At the Atlantic, Imani Perry delves into The Man Who Lived Underground, a previously unpublished novel by Richard Wright that sheds a new perspective on his legacy. “Now that I’ve read The Man Who Lived Underground […], I’m even more convinced that Wright deserves to be looked at with fresh eyes. At first, I texted a friend, ‘This novel is clearly a direct model for Ralph Ellison’s Invisible Man.’ My friend wrote back, ‘That’s why he told Ellison to stop copying him!'”
“There is so much low self-esteem in girls, and so much self-hate that I keep reading about. My first idea for a book was something that would help to lift girls out of that place of negativity.” Actor Gillian Anderson and journalist Jennifer Nadel are writing a 300-plus page guide entitled We: A Manifesto for Women Everywhere, slated for release in March 2017.
What’s the one thing that Rivka Galchen envies about men? Well, “the envious thought was simply that a man can have a baby that his romantic partner doesn’t know about. This is a crazy thought, of course, but I find myself feeling it with such sincerity that I cannot see its edges.”
The Guardian gives us Booker-winner Line of Beauty “condensed in the style of the original.”Some of you may have already seen this one: The 100 Greatest Books of all Time, also from the Guardian. How many have you read? I’m at 24, and I love that Kingsley Amis’ Lucky Jim makes the list. To anyone who is looking for a recommendation on what to read right now: get Lucky Jim, you’ll love it.Weren’t we talking about ISBNs the other day? Here’s a new blog about ISBNs and “book information” by a former Amazon employee and the creator of isbn.nu.Steve Landsburg asks: Too many books? I’m not completely sure I see his point. He seems to be implying that people only read one book a year. Furthermore, publishers fall all over themselves trying to create a blockbuster book; it’s far more cost-effective to promote a few guaranteed big sellers than a lot of risky titles. Sad but true. Perhaps the better thing to do is not to bemoan the inevitable Da Vinci Codes but to instead look for creative, cost-effective ways to promote riskier books.Malcolm Gladwell, author of the trendsetting book about trendsetting, The Tipping Point, has new book coming out called Blink: The Power of Thinking Without Thinking, in which he “reveals that what we think of as decisions made in the blink of an eye are much more complicated than assumed.”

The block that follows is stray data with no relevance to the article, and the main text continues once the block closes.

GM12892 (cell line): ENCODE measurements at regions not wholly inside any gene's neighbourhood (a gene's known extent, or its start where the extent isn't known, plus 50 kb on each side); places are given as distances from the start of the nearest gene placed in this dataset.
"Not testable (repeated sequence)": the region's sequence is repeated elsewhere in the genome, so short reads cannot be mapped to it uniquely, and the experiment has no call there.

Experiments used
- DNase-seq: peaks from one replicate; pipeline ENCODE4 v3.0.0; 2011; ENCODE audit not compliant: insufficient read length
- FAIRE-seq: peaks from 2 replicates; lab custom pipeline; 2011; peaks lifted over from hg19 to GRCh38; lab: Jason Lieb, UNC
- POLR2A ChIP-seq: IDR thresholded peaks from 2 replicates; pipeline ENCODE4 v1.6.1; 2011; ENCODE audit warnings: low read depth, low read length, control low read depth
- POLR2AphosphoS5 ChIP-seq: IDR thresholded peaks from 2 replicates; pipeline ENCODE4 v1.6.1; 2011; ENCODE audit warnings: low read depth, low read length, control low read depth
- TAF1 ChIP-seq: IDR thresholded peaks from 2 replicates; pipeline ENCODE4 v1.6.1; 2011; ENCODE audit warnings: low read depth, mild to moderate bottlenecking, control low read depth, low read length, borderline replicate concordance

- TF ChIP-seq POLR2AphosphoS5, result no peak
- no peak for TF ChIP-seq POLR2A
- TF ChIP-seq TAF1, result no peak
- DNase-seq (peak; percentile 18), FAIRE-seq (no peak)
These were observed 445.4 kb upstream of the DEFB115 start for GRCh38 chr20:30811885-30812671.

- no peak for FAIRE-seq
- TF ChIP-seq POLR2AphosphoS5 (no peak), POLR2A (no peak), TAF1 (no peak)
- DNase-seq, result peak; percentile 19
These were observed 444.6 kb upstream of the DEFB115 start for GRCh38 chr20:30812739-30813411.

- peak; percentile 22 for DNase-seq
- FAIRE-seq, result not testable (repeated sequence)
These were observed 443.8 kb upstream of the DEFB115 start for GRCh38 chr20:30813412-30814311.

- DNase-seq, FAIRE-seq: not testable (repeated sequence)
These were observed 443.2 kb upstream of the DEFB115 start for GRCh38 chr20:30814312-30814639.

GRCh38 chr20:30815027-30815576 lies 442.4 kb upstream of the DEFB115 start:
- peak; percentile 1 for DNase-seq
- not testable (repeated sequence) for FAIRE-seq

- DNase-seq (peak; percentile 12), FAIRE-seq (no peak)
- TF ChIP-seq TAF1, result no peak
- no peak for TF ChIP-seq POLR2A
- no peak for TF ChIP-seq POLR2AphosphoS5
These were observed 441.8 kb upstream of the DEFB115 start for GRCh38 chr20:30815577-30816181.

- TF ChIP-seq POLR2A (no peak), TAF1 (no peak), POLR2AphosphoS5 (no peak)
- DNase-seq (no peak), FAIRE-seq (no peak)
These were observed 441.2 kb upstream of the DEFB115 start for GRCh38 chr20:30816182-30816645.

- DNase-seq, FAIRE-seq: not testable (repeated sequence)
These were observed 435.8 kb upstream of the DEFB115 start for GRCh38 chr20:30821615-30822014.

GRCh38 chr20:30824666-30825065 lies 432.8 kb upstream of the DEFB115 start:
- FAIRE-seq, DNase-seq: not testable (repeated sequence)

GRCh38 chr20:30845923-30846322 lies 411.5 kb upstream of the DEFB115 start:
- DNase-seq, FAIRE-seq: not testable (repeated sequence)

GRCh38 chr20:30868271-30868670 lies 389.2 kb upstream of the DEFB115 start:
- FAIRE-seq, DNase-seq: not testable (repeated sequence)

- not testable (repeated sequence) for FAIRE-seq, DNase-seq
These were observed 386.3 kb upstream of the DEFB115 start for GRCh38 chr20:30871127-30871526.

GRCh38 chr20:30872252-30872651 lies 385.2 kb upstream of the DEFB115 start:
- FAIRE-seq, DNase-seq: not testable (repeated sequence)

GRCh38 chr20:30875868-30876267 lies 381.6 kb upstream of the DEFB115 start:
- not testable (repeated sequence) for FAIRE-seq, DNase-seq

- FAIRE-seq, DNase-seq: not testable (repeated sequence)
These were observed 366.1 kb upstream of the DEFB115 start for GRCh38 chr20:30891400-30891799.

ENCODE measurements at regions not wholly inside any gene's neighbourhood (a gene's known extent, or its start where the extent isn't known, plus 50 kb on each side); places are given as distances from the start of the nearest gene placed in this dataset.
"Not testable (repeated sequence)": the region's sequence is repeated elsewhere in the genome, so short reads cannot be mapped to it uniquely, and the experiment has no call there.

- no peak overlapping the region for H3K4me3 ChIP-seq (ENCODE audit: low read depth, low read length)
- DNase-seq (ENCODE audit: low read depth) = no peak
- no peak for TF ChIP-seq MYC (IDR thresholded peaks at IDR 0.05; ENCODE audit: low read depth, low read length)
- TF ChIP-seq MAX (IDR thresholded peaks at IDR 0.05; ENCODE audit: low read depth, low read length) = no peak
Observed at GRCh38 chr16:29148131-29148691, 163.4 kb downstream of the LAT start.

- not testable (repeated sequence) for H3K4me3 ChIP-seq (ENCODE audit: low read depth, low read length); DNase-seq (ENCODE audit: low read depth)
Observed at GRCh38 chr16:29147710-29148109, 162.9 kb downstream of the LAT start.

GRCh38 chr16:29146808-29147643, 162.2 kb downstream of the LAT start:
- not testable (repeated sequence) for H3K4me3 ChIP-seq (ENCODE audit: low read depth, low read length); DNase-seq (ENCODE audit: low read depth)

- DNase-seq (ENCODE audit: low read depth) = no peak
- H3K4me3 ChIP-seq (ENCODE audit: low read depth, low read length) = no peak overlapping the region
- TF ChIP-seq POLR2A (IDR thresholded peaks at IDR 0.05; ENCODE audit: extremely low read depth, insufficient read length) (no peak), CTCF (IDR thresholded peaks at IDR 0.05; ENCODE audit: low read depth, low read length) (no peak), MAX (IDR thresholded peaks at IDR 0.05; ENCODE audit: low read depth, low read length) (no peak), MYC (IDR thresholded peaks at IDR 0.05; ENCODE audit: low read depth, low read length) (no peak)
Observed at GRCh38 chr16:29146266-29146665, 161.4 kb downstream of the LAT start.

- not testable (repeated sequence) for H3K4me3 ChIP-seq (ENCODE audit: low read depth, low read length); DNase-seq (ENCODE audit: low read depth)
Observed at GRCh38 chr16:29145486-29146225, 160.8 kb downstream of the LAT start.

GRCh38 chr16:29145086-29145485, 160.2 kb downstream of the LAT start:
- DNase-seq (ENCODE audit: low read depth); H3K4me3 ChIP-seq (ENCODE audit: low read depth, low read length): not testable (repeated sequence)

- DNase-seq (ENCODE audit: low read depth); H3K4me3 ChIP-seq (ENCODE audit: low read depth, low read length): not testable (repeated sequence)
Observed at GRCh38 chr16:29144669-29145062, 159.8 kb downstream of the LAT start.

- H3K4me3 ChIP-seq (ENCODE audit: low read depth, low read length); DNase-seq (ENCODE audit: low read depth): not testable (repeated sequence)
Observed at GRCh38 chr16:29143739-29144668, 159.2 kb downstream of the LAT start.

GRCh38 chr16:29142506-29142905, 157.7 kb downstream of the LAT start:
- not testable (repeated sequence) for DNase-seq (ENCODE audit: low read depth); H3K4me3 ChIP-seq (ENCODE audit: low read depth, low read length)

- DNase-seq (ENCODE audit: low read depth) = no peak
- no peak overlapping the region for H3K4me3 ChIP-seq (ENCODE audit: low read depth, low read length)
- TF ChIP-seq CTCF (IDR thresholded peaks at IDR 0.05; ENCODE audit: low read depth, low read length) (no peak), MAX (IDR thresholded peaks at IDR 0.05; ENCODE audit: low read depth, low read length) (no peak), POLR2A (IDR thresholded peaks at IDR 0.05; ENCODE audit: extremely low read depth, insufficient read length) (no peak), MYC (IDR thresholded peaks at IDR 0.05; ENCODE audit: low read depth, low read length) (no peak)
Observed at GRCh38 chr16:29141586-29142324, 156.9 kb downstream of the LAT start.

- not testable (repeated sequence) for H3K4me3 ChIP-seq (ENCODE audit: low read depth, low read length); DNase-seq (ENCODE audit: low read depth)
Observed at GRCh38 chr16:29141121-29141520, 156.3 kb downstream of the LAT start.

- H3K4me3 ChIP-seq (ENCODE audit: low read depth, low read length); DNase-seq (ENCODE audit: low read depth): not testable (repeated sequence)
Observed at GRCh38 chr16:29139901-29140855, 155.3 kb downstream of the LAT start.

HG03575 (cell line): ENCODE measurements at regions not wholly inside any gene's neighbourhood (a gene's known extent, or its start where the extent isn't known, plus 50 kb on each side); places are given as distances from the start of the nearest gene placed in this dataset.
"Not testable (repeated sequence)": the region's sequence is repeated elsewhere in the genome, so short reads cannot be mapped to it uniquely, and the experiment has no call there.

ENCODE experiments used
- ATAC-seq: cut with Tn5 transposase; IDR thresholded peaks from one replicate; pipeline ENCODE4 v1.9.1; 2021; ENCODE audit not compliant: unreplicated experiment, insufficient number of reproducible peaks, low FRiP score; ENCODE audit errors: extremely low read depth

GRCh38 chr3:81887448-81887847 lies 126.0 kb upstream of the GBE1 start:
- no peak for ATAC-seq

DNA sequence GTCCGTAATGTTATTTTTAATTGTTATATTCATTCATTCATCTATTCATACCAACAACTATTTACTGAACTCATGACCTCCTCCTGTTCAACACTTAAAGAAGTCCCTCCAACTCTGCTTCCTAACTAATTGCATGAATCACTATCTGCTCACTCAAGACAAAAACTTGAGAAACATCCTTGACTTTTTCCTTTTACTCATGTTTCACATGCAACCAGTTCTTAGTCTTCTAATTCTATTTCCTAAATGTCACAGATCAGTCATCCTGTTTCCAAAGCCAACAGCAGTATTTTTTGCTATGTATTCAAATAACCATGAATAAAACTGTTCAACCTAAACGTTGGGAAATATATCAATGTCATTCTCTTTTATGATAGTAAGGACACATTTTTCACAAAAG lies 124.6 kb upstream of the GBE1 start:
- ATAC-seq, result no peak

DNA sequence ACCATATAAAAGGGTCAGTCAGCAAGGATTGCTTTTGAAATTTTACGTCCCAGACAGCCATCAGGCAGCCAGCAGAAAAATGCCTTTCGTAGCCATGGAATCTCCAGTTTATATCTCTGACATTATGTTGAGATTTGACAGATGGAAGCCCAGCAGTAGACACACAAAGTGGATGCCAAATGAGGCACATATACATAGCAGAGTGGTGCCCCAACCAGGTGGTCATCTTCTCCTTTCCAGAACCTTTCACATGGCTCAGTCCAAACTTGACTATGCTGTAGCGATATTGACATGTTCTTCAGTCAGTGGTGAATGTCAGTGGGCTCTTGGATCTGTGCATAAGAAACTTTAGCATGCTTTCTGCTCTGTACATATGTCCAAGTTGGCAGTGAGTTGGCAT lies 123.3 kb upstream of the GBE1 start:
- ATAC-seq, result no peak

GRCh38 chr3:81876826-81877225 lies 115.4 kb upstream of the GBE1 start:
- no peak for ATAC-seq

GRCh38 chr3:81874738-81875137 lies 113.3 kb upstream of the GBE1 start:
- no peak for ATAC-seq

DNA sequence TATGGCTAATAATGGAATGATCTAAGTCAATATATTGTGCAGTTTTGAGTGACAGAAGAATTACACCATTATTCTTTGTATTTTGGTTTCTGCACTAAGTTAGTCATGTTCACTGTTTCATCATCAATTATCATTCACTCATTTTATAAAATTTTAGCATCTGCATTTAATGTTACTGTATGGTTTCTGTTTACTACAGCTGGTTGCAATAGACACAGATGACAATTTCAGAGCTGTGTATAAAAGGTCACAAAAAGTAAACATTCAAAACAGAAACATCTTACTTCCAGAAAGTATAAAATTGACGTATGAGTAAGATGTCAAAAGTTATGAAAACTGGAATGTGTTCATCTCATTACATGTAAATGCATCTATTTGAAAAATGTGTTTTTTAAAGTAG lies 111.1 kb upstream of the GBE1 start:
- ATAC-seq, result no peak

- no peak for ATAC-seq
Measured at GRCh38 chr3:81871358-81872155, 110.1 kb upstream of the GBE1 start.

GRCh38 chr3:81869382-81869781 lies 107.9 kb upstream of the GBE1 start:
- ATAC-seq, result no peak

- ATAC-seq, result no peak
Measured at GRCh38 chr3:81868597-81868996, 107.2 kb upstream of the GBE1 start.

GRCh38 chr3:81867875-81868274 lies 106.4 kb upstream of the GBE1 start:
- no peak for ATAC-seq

Heading to London in the near future? Stop by the British Library’s new Terror and Wonder, which bills itself as the UK’s biggest Gothic exhibition in history. To whet your appetite, you can read this Guardian piece by Neil Gaiman, in which the Sandman author names Mary Shelley’s Frankenstein the apex of Gothic fiction. Related: our own Hannah Gersen on Frankenstein and the “Year Without a Summer.”